I think we can all agree that drum corps, for the most part, serves a different population today from the one that supplied most of the participants in, say, 1961 when I first found the field. The demographic has changed, certainly, at least among the high achievers.

But today's "local" youth are actually afforded a better marching music opportunity, and just as much of it, as we were. There are far more and far better school marching bands, drum lines and guards than ever existed in the '60s.

We can debate the reasons for the decline in the number of drum corps over the years, but the reality is that the average High School band now provides every bit as much positive social glue as the old American Legion drum corps did for us. Ironically, these groups learned how to do this from observing drum corps, and they have become the "feeder corps" for the touring groups.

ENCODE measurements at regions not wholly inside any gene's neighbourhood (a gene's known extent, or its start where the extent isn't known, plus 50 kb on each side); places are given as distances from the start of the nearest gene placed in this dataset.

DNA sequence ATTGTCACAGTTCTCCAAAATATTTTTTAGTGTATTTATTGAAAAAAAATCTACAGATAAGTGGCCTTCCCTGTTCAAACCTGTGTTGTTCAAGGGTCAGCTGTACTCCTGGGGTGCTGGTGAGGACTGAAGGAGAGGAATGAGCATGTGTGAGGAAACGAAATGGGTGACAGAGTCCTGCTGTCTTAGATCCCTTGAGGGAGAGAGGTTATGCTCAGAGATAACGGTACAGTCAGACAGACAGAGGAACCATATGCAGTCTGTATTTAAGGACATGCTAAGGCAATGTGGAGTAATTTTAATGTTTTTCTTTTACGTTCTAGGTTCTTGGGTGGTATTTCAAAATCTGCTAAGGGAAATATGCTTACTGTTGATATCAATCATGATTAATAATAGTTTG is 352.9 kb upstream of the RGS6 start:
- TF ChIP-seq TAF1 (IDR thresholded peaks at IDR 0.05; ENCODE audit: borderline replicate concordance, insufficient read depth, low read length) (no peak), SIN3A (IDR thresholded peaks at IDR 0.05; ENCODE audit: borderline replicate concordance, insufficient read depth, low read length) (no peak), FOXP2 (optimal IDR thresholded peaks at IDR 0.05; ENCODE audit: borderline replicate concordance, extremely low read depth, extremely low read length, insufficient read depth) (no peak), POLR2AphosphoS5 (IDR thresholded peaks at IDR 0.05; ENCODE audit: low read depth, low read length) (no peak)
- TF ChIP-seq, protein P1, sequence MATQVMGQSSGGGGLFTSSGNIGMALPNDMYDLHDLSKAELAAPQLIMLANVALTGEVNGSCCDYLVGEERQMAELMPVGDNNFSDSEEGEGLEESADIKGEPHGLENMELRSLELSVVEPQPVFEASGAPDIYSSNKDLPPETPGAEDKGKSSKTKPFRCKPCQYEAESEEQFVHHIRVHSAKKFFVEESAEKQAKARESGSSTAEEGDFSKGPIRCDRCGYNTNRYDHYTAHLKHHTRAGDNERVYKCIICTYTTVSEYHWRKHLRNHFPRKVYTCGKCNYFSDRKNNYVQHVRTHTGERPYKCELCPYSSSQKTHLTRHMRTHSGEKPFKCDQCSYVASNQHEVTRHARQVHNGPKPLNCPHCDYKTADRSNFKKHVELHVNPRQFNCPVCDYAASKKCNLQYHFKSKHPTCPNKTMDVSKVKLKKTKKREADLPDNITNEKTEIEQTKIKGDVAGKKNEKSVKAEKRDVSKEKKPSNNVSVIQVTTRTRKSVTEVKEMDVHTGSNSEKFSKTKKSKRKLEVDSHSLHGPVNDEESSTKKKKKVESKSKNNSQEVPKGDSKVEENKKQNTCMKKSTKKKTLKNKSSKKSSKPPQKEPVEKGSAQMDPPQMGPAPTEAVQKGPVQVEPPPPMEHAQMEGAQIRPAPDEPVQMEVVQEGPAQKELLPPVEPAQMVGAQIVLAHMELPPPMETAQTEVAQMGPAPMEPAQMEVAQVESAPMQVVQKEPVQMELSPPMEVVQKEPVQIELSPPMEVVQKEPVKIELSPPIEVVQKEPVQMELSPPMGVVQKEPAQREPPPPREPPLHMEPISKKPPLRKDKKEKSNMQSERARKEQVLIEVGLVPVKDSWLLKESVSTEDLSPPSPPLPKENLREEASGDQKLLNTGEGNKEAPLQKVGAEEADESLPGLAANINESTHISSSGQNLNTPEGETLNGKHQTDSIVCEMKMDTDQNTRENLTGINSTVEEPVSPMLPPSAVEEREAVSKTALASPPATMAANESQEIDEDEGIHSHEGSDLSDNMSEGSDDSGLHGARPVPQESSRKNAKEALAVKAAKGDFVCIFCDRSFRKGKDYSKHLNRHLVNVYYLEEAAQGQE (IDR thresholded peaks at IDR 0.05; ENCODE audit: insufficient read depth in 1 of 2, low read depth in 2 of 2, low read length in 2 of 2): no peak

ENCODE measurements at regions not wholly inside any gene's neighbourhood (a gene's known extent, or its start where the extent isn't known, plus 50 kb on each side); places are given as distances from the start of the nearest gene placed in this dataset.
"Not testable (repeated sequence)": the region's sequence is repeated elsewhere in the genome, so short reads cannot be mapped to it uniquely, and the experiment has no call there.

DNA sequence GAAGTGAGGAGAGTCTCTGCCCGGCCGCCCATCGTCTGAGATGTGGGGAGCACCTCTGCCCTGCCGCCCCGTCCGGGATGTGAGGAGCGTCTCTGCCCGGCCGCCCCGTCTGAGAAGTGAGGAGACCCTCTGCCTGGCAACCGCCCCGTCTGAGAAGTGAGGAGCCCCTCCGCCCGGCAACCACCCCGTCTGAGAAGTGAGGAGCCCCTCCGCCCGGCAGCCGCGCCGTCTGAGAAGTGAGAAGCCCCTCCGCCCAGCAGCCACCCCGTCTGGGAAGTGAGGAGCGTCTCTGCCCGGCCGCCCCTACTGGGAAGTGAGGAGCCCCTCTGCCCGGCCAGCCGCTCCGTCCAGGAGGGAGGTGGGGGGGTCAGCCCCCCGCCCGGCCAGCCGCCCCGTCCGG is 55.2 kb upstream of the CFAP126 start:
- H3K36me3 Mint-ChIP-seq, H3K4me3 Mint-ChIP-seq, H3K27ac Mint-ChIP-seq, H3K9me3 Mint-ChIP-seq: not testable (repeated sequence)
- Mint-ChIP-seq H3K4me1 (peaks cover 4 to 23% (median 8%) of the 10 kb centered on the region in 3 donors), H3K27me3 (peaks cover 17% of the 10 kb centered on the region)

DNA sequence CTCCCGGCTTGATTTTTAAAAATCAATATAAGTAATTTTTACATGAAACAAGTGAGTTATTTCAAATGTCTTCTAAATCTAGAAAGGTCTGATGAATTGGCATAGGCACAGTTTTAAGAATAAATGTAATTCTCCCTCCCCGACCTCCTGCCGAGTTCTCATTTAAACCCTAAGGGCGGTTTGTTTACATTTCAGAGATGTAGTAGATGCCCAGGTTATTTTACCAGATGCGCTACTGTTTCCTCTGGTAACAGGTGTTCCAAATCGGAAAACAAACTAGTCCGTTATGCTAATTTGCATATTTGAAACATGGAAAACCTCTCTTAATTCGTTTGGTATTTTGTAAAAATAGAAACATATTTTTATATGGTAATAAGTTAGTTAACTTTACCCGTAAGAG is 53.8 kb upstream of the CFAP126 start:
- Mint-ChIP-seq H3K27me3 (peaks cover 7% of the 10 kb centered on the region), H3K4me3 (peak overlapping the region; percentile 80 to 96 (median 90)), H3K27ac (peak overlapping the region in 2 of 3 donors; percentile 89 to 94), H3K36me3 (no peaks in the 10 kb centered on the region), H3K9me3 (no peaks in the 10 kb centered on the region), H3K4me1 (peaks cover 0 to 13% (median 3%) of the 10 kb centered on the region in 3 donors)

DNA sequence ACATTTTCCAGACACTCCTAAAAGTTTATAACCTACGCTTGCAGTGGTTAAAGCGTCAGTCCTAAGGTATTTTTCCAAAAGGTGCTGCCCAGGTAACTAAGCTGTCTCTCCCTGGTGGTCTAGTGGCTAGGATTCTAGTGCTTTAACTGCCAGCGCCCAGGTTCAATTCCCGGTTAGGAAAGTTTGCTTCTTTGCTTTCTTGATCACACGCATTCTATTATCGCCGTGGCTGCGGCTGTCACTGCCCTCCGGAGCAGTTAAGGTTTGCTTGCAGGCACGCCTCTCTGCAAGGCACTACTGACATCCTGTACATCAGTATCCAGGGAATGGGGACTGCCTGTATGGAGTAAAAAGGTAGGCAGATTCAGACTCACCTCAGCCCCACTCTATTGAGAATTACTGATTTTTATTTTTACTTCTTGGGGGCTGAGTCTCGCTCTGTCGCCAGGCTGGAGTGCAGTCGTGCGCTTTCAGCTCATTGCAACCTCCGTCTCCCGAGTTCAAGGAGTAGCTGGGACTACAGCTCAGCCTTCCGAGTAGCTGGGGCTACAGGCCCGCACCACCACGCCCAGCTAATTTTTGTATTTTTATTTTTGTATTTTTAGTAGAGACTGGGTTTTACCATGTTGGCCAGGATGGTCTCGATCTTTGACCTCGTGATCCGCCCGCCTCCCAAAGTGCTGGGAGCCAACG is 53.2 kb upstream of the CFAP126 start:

And don't forget, there are still folks who are willing to devote their time and energy towards fostering drum corps at a local level. The Columbus Saints are a case in point. If they can persevere, they will continue to improve, and will have a very positive impact within the community as well.

I will confess nostalgia for what once was, but, even though my scholastic major was history, when I put on the uniform, I certainly felt  every bit the "performance major".

Things really haven't changed that much, in my view.

AMEN Frank! I've been saying this for years, maybe they will believe you!

Jay

Bush

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11 hours ago, Grenadier said:

My point is that we are leaving out a large portion of the youth of today.  Corps is like a team.  A relay team that learns to count on each other.  A band of brothers and sisters.  Drum Corps was more about the spirit of working together an community than the music.  My point by those standards todays Corps miss the boat.  It is about a bunch of local boys  aND girls getting together and making the best music they can.  Not a bunch of music majors playing and prancing on a field.

 

Grenadier